Combining computing servers with alternative energy

Tomas Martin @ 20-03-2008

Could servers only be used when the wind blows nearbyThe Guardian has this interesting snippet of an article that makes sense to me on so many levels. Professor Andy Hopper of the University of Cambridge has been looking at the power usage of computers and made an astute suggestion: locate large processing servers near sources of alternative energy like solar or wind farms. When the power is flowing through the turbine or photovoltaic, computers all around the world can tap into the processors of the server farm. When there’s no wind or sun in one location, the network can call on the processors of somewhere there is.

This kind of synergy is fascinating and I think it’ll be a major feature in our future working lives. Flash drives getting bigger, faster and cheaper all the time and programs like Portable Firefox run straight off a portable drive. I’m writing this post on my portable usb, using only the processor and screen of the laptop I’m borrowing time on. Sooner or later all our computers will be a usb-style stick with all our programs, data and settings stored on it. Plug it into a nearby screen (or project your own), whack out your laser keyboard and dial into any heavy processing power from an external server. Who needs a big computer tower in your room when you can fit it in your pocket?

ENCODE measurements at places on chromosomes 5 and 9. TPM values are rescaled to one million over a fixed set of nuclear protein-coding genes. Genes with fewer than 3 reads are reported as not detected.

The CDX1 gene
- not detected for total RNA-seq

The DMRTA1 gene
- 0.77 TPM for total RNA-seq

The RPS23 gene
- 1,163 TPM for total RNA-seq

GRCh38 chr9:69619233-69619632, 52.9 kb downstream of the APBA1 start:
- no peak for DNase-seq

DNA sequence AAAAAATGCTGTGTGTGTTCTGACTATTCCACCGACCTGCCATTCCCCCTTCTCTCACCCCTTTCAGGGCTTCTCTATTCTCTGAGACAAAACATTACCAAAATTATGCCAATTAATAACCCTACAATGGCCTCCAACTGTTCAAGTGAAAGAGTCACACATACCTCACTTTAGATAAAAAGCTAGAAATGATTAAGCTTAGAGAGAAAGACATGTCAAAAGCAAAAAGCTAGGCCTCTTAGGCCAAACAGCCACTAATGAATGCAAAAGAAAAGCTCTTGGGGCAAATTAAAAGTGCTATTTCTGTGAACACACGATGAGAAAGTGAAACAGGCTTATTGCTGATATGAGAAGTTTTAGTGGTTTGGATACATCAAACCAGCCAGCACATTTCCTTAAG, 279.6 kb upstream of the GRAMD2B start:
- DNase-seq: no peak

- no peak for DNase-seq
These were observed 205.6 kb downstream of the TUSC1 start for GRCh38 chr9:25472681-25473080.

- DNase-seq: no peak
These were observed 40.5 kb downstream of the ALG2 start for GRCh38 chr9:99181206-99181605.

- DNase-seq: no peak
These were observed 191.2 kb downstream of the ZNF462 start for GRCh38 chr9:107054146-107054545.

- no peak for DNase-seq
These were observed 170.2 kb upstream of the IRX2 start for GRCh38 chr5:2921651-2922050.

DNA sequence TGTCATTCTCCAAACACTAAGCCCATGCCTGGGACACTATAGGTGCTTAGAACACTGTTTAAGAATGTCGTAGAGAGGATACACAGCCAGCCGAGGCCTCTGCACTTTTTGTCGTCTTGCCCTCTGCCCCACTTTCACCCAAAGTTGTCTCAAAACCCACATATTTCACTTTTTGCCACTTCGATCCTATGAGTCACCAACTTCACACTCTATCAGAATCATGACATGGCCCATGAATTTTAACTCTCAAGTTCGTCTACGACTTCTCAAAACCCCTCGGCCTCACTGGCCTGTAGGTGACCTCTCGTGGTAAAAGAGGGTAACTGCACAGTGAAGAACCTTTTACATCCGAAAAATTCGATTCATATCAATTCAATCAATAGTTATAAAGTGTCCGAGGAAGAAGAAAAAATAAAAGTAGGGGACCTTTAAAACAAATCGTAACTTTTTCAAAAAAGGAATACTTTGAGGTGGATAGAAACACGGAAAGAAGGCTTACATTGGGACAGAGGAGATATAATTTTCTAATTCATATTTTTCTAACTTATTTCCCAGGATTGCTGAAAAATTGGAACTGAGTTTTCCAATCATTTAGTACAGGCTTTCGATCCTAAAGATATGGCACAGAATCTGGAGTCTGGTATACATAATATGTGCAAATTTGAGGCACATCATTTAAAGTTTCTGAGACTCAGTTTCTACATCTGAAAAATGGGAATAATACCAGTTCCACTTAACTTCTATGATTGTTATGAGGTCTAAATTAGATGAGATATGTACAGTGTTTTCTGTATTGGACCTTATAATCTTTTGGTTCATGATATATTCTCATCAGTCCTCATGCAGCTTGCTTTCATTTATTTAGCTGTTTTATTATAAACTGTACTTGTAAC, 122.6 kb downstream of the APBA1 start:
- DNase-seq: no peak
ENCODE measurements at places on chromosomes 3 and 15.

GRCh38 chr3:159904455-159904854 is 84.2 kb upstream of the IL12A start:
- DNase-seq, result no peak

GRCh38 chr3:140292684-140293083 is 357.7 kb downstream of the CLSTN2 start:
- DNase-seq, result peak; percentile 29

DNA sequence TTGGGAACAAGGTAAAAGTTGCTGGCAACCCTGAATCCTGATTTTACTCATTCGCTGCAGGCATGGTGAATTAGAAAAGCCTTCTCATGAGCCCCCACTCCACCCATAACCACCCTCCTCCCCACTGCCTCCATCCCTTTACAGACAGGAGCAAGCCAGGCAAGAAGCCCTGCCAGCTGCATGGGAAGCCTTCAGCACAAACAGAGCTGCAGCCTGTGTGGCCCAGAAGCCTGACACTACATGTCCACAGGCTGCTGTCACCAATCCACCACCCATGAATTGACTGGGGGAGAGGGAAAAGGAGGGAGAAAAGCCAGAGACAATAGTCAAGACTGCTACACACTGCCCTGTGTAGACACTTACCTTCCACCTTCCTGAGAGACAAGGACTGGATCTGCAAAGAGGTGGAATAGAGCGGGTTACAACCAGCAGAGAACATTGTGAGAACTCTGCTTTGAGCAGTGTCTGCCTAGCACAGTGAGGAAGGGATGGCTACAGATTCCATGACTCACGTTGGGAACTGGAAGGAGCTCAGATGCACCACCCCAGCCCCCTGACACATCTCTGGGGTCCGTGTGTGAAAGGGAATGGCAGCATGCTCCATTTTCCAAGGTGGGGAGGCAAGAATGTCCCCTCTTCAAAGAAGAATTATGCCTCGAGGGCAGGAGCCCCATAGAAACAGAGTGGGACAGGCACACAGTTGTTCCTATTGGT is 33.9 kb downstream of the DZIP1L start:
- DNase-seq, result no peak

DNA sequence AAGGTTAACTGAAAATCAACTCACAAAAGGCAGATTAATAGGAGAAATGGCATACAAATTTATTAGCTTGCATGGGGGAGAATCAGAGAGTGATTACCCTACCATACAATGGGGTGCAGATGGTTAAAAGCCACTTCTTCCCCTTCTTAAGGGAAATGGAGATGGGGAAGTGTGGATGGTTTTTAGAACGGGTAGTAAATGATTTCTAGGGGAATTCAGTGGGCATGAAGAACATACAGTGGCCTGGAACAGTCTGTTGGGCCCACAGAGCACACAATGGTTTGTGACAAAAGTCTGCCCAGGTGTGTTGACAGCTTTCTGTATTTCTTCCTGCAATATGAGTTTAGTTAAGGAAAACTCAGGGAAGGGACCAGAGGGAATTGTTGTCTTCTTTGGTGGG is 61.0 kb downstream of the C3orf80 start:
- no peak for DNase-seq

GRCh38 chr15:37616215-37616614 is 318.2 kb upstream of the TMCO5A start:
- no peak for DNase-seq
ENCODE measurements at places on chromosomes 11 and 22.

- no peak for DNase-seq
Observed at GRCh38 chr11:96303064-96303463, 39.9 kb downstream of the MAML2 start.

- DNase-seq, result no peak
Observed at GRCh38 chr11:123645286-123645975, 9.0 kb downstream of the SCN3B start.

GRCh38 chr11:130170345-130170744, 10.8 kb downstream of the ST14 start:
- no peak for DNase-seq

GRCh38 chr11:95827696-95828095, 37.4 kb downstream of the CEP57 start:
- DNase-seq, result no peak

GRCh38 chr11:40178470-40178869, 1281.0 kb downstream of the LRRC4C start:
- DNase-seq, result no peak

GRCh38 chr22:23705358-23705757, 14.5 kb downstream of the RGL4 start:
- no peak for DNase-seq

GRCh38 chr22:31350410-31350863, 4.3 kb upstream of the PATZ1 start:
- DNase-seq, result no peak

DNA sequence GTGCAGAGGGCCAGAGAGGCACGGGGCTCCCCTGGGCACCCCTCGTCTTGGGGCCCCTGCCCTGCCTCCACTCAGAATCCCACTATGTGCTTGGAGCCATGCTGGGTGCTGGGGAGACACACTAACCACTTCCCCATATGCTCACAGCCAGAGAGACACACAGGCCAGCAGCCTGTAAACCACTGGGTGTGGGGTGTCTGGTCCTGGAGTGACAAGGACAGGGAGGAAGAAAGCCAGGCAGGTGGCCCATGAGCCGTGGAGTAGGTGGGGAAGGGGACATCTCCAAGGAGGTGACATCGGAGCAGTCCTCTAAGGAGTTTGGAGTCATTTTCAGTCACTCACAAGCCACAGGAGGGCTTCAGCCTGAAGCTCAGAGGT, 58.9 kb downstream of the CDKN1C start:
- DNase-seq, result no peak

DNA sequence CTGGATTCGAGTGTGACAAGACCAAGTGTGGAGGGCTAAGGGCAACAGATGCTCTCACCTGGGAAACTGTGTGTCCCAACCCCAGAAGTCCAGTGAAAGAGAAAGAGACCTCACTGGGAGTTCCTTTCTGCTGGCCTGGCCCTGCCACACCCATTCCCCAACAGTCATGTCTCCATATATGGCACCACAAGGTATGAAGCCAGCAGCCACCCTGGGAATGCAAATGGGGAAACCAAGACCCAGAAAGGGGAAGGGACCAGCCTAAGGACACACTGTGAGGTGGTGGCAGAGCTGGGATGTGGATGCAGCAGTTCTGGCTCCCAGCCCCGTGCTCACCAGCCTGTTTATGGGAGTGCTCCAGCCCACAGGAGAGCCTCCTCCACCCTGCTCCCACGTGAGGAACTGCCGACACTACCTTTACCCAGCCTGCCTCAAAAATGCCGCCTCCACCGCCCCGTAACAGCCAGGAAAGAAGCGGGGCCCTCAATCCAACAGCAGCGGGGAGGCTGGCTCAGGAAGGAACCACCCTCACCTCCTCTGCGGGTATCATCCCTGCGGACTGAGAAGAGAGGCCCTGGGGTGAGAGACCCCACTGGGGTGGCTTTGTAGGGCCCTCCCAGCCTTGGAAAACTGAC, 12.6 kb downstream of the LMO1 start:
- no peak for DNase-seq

[story via the Guardian, image by Brent Danley]

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2 Responses to “Combining computing servers with alternative energy”

  1. Barak Korren says:

    The idea of borrowing the computing power you need from large central servers, has a name, its called “Cloud Computing”, but along with its advantages it is plagued with various security and privacy problems.
    Consider the power your internet or cellular provider has over you, now consider how much bigger that power becomes when that provider provides the computation cycles you need to carry out your work and stores your data.
    The history of computing has seen a constant gradual migration of computing power from the central, big, mainframes into the desks and hands of end users, it is amusing to see the trend somewhat reversed now days.

  2. Uncle B says:

    I for one will be glad to get rid of the ‘Tower’. I hope for a solar/wind retirement home and you just solved my computer ‘power’ problem! I’ll just wait for it to come I guess.